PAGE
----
The Die Brücke artists tackled all sorts of subjects such as still lifes, people and landscapes. Not only did they paint, but they also carved blocks of wood, slathered them in ink, and pressed them down on to pages to make prints. Because the artists carved the images by hand, many prints took on a primitive appearance.

Paul Gauguin - Women of Tahiti
Women of Tahiti
Paul Gauguin
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To ensure that as many people as possible saw their work, German Expressionists organized traveling exhibitions. To cover expenses, patrons funded the exhibitions, and in return received portfolios of woodblock prints. Imagine finding one of these today!

Die Brücke fueled another movement known as "Der Blaue Reiter," or The Blue Rider. Led by Wassily Kandinsky, this group created an increasingly abstract art, characterized by irregular shapes and colors that blended into other colors. Kandinsky believed that visual art and music share many qualities, and he named many of his paintings the way a composer names a symphony. (The Blue Four: Feininger, Jawlensky, Kandinsky, and Klee in the New World)

German Expressionist art tapered off shortly after World War I. The Nazis, who forced many Expressionist artists into exile during the 1930s, did not welcome its often sharp, social commentary.

Editor's Note: Jugendstil (Youth Style) was the German form of Art Nouveau. Developed first in England, the style spread to other countries — in Austria it was called Sezessionstil, in Italy it was Stile Floreale, in Spain it was Modernismo, and in Germany it was called Jugendstil.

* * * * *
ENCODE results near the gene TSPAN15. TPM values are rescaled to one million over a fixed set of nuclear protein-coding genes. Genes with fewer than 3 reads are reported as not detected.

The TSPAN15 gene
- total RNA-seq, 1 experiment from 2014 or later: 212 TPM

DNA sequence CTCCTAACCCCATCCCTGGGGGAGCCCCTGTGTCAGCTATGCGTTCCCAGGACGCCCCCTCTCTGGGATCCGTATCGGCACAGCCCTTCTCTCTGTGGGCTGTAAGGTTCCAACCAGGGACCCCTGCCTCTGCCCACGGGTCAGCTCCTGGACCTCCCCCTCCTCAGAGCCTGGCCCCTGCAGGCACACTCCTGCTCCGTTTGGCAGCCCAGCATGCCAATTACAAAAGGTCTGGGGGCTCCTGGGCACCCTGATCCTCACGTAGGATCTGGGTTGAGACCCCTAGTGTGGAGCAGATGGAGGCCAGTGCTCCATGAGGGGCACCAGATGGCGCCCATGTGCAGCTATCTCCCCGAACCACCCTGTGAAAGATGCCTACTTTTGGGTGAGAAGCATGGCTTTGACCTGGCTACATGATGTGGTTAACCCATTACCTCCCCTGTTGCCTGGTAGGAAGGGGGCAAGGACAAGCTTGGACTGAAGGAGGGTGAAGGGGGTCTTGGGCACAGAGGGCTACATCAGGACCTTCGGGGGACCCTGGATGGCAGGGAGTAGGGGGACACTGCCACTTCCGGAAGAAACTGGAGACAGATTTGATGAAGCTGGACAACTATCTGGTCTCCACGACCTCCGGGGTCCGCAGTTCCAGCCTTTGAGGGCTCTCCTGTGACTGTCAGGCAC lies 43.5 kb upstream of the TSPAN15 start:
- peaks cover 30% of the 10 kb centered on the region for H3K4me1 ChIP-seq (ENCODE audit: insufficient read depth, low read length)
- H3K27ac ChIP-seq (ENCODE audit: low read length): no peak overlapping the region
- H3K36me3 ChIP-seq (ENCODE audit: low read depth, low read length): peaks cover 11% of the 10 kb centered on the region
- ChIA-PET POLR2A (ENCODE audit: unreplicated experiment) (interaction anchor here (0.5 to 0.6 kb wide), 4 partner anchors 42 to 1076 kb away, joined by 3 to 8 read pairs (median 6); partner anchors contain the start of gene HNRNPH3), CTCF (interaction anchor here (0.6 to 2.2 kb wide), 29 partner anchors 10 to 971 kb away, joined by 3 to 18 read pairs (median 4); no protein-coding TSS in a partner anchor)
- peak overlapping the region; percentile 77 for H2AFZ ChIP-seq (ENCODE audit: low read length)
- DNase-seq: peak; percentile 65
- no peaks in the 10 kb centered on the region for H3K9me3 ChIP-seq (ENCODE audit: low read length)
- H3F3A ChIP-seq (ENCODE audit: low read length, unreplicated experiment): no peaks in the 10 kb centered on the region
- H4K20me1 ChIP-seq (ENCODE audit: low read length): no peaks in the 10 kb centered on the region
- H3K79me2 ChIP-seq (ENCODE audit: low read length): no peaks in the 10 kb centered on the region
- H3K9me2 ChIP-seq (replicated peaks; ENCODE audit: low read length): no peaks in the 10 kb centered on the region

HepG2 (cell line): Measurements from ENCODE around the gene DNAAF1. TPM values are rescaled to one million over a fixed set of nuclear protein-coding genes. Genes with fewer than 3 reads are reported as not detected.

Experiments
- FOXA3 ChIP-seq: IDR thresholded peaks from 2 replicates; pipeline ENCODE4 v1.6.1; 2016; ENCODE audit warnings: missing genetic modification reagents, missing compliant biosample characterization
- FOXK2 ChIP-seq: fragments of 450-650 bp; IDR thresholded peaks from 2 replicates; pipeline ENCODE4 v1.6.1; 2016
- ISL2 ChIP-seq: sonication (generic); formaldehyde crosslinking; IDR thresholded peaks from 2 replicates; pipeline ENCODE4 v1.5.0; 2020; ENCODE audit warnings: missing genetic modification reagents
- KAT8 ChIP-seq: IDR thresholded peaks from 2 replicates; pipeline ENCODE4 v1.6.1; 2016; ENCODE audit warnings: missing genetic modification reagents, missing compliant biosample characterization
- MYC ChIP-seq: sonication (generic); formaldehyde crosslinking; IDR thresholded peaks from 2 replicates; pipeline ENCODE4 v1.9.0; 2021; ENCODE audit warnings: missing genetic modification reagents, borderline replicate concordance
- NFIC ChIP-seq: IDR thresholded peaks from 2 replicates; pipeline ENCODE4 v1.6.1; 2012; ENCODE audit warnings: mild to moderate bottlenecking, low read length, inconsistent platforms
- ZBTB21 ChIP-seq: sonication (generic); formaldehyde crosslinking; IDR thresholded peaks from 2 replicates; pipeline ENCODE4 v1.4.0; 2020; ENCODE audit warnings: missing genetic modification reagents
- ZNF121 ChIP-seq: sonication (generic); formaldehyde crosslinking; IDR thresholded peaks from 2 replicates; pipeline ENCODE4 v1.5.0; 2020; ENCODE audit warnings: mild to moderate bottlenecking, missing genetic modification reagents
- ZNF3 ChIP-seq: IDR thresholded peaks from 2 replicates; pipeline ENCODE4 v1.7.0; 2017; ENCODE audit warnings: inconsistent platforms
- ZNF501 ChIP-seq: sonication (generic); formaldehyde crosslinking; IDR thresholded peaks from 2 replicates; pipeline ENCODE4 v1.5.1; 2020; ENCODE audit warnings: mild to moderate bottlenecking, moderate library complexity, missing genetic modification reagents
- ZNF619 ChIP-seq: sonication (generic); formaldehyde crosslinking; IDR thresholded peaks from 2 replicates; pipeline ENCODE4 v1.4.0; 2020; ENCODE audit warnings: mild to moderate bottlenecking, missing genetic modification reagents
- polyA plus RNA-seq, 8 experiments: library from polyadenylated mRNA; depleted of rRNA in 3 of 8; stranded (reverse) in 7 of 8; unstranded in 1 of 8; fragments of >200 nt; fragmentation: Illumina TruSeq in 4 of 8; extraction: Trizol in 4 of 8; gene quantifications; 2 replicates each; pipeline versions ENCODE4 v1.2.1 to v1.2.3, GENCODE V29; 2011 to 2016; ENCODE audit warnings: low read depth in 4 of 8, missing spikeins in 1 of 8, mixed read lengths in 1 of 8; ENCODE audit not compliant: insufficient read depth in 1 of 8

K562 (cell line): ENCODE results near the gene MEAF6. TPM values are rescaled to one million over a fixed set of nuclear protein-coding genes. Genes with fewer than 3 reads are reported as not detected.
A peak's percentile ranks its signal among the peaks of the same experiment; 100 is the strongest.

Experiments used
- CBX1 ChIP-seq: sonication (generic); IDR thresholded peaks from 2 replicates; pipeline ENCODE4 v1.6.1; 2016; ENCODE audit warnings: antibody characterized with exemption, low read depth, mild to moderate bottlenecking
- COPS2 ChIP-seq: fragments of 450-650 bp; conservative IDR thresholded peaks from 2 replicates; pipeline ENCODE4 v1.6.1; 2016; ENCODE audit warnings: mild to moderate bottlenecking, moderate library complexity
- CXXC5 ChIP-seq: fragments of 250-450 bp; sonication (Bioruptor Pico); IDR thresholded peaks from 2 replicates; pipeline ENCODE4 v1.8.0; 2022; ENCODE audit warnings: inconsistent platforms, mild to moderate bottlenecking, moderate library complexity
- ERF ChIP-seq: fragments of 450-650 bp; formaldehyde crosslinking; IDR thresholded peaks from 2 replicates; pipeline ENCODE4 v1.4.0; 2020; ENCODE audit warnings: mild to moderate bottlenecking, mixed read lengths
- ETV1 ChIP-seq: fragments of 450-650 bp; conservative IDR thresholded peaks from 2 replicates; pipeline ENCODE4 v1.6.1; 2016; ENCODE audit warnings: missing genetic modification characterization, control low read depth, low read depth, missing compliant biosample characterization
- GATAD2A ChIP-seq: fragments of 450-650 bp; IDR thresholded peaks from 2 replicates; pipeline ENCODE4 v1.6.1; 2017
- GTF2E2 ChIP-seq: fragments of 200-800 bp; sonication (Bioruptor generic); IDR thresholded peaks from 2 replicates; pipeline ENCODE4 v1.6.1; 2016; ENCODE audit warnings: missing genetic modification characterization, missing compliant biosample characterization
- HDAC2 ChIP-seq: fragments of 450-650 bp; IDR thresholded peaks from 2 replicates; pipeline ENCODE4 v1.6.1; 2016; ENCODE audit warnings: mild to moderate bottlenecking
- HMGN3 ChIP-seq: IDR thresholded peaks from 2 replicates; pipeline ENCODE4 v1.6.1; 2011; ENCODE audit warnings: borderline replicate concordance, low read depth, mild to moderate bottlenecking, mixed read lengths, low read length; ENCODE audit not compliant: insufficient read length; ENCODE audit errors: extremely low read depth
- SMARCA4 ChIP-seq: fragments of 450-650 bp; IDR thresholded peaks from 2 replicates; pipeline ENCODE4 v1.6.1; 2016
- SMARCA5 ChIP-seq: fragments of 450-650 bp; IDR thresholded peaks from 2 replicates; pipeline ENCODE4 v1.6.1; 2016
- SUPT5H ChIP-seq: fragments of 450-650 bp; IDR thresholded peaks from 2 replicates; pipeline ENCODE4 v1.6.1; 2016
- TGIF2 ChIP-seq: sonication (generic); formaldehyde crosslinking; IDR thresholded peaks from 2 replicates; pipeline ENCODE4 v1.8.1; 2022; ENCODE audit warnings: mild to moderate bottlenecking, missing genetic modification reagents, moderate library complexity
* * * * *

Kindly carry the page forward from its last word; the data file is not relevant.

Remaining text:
German and Austrian Expressionism in the United States, 1900-1939
by Edward Hagemann

Primitive Renaissance: Rethinking German Expressionism (Modern German Culture and Literature Series)
by David Pan

German Expressionism: Art and Society
by Stephanie Barron

German Expressionist Painting.
by Peter Howard Selz

Haunted Screen Expressionism in the German Cinema
by Lotte Eisner

Expressionism: A Revolution in German Art
by Dietmar Elger

German Expressionist Woodcuts
by Shane Weller

Ernst Ludwig Kirchner - Berlin Street Scene
Berlin Street Scene
Ernst Ludwig Kirchner
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German Expressionism: Primitivism and Modernity
by Jill Lloyd

The Expressionists (World of Art)
by Wolf-Dieter Dube

Lulu Plays and Other Sex Tragedies (German Expressionism)
by Frank Wedekind

Vincent van Gogh - Starry Night
Starry Night
Vincent van Gogh
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The Ideological Crisis of Expressionism: The Literary and Artistic German War Colony in Belgium 1914-1918
by Rainer Rumold, O.K. Werckmeister

Paul Klee - Comforts of the Orient
Comforts of the Orient
Paul Klee
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The Blue Four: Feininger, Jawlensky, Kandinsky, and Klee in the New World
by Vivian Endicott Barnett

Kandinsky
by Jelena Hahl-Koch

Klee and Kandinsky in Munich and at the Bauhaus
by Beeke Sell Tower

Vasily Kandinsky: A Colorful Life: The Collection of the Lenbachhaus, Munich
by Vivian Endicott Barnett

Wassily Kandinsky and Gabriele Munter
by Annegret Hoberg, Wassily Kandinsky